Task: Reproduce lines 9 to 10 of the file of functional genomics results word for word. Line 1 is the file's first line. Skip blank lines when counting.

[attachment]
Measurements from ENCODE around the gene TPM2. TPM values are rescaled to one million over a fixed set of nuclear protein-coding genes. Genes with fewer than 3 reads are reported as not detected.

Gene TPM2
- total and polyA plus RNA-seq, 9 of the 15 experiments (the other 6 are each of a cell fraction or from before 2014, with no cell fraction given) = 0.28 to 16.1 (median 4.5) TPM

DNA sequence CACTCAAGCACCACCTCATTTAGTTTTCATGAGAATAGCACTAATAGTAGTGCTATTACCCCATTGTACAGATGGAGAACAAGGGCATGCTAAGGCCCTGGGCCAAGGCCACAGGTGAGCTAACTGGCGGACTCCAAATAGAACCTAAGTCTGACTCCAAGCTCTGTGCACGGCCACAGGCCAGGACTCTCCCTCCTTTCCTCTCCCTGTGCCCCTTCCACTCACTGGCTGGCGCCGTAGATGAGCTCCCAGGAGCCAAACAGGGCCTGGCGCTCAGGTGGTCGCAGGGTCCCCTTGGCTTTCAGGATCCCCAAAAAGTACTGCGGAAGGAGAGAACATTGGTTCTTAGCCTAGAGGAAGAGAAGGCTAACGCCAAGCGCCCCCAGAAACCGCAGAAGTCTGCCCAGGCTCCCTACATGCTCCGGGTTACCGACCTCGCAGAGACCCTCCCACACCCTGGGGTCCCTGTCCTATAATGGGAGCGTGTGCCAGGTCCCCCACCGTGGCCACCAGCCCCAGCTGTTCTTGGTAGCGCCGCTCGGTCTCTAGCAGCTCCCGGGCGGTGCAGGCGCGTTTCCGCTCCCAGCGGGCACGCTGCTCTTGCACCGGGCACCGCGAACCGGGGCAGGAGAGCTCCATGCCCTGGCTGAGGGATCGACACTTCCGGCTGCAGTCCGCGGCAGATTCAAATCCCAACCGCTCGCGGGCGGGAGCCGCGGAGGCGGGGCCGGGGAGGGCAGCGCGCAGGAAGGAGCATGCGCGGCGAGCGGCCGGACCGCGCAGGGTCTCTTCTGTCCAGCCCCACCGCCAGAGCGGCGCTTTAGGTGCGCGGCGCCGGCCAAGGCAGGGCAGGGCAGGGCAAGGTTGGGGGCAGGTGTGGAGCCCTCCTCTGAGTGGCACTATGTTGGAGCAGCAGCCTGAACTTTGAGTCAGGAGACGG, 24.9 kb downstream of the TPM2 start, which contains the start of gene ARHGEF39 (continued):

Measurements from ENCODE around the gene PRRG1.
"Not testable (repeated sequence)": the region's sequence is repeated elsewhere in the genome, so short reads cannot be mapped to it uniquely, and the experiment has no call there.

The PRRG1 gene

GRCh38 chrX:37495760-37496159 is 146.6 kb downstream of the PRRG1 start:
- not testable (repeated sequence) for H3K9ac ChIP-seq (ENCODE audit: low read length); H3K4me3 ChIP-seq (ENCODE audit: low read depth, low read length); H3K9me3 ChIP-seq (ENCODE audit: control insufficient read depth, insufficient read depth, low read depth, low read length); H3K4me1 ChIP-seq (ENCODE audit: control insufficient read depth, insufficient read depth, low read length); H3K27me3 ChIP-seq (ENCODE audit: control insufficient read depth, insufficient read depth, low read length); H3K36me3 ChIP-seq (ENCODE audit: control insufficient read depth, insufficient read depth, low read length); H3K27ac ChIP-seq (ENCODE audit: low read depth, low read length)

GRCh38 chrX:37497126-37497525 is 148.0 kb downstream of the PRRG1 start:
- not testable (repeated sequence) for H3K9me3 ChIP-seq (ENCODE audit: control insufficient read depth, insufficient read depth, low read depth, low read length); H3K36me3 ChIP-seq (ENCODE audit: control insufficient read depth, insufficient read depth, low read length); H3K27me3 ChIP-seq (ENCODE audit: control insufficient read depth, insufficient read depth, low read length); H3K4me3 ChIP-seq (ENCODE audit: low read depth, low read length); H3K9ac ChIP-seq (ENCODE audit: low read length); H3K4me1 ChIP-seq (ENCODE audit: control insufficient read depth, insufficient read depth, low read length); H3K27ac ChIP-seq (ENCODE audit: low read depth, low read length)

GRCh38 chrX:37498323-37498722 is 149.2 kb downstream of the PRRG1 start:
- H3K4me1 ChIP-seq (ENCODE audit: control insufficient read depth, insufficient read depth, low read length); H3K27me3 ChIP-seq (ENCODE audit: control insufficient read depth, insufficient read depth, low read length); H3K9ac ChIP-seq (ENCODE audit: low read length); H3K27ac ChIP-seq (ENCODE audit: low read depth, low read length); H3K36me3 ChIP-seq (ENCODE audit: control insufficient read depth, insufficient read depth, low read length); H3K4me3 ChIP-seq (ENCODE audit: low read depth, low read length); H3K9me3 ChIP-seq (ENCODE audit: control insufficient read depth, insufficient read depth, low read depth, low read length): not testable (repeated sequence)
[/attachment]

- not testable (repeated sequence) for H3K9ac ChIP-seq (ENCODE audit: low read length); H3K4me3 ChIP-seq (ENCODE audit: low read depth, low read length); H3K9me3 ChIP-seq (ENCODE audit: control insufficient read depth, insufficient read depth, low read depth, low read length); H3K4me1 ChIP-seq (ENCODE audit: control insufficient read depth, insufficient read depth, low read length); H3K27me3 ChIP-seq (ENCODE audit: control insufficient read depth, insufficient read depth, low read length); H3K36me3 ChIP-seq (ENCODE audit: control insufficient read depth, insufficient read depth, low read length); H3K27ac ChIP-seq (ENCODE audit: low read depth, low read length)

GRCh38 chrX:37497126-37497525 is 148.0 kb downstream of the PRRG1 start: